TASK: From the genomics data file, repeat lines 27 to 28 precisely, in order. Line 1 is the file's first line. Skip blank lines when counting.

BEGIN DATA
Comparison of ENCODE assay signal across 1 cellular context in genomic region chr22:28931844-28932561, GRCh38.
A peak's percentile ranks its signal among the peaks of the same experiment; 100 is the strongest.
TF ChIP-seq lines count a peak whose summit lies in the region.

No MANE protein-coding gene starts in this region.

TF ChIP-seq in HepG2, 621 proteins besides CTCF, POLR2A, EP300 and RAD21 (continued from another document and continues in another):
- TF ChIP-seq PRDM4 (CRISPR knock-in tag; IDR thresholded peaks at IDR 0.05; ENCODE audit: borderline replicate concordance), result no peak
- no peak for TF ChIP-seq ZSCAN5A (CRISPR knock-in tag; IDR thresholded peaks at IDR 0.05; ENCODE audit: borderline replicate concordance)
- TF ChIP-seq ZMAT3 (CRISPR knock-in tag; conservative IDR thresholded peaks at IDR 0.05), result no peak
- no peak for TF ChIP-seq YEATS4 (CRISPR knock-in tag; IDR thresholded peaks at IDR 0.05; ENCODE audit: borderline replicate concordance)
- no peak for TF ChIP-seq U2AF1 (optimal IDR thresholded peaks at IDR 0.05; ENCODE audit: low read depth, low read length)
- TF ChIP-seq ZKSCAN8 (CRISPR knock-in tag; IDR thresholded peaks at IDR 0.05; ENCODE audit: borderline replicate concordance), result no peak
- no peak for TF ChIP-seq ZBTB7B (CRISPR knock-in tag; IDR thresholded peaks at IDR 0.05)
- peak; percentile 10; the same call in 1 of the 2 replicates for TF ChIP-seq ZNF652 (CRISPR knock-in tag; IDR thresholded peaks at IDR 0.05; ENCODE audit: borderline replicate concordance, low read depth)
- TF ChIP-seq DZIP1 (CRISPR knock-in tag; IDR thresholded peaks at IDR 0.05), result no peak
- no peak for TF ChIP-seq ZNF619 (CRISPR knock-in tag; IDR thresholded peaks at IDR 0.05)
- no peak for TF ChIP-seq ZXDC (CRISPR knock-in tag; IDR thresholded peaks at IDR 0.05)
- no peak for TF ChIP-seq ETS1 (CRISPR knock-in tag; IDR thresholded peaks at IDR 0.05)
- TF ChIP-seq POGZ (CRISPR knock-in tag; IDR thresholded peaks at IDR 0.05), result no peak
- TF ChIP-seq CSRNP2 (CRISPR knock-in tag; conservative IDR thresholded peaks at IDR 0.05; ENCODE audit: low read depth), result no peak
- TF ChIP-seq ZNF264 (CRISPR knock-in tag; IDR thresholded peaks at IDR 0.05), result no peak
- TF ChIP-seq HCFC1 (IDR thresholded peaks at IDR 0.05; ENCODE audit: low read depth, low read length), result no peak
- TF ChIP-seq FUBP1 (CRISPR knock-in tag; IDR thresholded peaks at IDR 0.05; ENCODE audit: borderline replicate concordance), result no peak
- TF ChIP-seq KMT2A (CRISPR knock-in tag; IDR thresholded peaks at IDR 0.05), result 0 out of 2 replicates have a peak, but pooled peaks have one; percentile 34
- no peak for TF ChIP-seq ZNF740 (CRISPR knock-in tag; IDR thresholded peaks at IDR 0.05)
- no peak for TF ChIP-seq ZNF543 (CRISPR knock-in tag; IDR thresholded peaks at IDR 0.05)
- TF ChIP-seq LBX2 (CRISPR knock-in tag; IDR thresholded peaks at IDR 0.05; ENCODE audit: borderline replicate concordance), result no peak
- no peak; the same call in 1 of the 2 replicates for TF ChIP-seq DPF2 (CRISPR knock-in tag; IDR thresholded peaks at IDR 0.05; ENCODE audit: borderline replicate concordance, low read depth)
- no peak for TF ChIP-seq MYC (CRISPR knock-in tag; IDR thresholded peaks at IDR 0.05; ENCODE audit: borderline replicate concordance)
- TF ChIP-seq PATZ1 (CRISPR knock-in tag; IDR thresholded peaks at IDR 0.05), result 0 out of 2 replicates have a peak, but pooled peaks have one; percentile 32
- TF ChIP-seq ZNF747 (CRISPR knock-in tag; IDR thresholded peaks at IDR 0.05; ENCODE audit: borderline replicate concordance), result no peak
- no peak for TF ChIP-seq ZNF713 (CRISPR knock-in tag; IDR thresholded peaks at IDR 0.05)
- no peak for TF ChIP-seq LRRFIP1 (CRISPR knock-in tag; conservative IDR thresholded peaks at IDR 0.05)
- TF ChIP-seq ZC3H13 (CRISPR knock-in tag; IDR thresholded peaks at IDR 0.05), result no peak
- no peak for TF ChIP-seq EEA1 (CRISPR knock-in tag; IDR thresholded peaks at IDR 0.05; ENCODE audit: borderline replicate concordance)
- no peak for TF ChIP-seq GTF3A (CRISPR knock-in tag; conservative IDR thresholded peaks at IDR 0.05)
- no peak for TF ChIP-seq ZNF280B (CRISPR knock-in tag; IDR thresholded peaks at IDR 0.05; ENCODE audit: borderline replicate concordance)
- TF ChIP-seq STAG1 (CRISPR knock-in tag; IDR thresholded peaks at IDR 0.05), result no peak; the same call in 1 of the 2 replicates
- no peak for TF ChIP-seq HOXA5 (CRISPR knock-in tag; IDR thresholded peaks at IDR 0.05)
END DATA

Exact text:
- no peak; the same call in 1 of the 2 replicates for TF ChIP-seq DPF2 (CRISPR knock-in tag; IDR thresholded peaks at IDR 0.05; ENCODE audit: borderline replicate concordance, low read depth)
- no peak for TF ChIP-seq MYC (CRISPR knock-in tag; IDR thresholded peaks at IDR 0.05; ENCODE audit: borderline replicate concordance)